I have a set of their A10 custom IEMs with the Adel technology. (Did the kickstarter campaign with them, figured even if the technology doesn't work, I'd still have a nice set of 10 driver CIEMs at a nice kickstarter price.) They sound wonderful. And having listened to many sets of regular IEMs and three sets of custom IEMs over the years, there are some differences I've noticed. After a couple hours of listening with my other CIEMs I feel like I need to take them out for a bit, there's a little stuffiness or veil over the sound that develops, little at a time, and if I take them out for a half hour or so, it clears up. (Long international flights... which is why I got CIEMs to begin with.) I also notice that I do get the urge - and sometimes indulge in - turning up the volume a notch here and there as a listening session goes on, because it just seems to need that. Neither happens with the A10 Adel CIEMs.

Whether or not it's protecting my hearing, I can't say. Maybe after 10 years? But, the lack of that listening fatigue or developing veil, and having the music be fun and engrossing at the same volume when I start and when I finish, make me think something's going on that may well be good for me. That little difference has made me decide that the A10 Adel will be what I listen to for long trips or listening sessions, and my other CIEMs for shorter sessions.

An upcoming replacement insert will be "tunable" so I'll be able to set it for more or less pressure relief, and see whether they are like my other CIEMs when I've got them set for no or low pressure relief. Meantime, they're a really nice sounding setup.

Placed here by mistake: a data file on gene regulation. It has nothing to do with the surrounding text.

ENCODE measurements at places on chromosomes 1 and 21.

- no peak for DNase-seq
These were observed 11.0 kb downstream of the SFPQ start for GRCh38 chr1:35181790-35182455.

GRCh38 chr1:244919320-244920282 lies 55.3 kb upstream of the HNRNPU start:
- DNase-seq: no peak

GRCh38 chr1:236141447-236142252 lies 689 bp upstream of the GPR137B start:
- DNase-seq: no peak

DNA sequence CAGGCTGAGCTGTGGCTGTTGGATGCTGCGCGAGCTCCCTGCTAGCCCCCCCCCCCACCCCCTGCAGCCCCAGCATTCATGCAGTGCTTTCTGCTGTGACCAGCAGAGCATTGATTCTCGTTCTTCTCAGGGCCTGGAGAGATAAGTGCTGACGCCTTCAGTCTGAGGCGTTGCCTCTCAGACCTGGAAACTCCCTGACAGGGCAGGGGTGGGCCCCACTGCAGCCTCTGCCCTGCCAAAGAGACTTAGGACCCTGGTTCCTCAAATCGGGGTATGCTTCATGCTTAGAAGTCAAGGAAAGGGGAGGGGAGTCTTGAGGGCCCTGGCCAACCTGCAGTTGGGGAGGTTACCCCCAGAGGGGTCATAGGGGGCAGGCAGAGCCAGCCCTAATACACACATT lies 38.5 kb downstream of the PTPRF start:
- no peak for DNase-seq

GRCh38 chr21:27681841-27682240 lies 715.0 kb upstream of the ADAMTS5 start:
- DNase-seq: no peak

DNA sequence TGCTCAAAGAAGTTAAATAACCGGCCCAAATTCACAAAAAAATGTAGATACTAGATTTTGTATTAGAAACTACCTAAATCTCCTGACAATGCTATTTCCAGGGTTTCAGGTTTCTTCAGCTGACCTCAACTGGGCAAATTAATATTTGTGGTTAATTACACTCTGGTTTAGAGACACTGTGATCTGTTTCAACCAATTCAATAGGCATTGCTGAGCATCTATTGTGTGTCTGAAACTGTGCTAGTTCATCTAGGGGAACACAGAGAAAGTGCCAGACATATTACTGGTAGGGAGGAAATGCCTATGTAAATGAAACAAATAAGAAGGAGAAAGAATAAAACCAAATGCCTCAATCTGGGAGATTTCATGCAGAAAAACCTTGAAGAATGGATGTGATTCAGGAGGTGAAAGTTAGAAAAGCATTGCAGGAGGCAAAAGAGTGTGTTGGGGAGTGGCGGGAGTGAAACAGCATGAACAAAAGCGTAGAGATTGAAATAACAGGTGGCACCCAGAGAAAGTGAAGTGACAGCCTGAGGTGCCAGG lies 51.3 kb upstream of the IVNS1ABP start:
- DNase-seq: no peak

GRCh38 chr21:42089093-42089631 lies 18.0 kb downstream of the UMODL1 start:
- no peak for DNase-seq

wiinippongamer's picture

How much does this pressure relief affect isolation?

veggieboy2001's picture

Fantastic. That honesty and impartiality is why you are one of the best in the business (IMHO). Some things just take further evaluation (I really enjoyed Brent Butterworth's AudioQuest Nighthawk review for that reason). I am really intrigued by the ADEL technology...I look forward to your thoughts!!

ednaz's picture

I don't notice much of an isolation difference if any compared to my other acrylic CIEMs. When I need isolation I use a set of silicone CIEMs; so I don't really listen to them in a way that really tests it.

As to the reduction in fatigue and acoustic reflex versus preserving hearing, they're linked, in my experience. I have to fight the urge to dial up the volume over time with all my other CIEMs, which is the basis for the preserving hearing statements, I believe. It's ironic that many of my musician friends who have been using in-ear monitors for a long time are as deaf as those who used blasting stage monitors.

ZumbroFilms's picture

I am new to IEMs. The 2nd purchase I made were the Sony XBA-A2 and they are my current phones. The reason for my post is that my first purchase was the Etymotic HF3. This phone fitted deeper into my ear canal and so initially when I began using the ZXBA-a2's I began using the smallest tips. I was not happy with the experience. I found the midrange to be very honky and peaks were uncomfortable. Out of sheer luck really, I tried the largest tips. The difference was dramatic. Gone was the midrange honk and the presentation was suddenly pleasantly well balanced. My guess was (without reading any of this about ADEL) that the phone was designed to play in a bigger volume than the Etymotics and that my ear drum was simply being overloaded when I wore it deeper in the ear. The experience has made me realize that finding an IEM that works in my ear canal is going to be critical. I am getting closer to dropping $$$, so I very interested in the forthcoming review. Hopefully it won't be too long coming!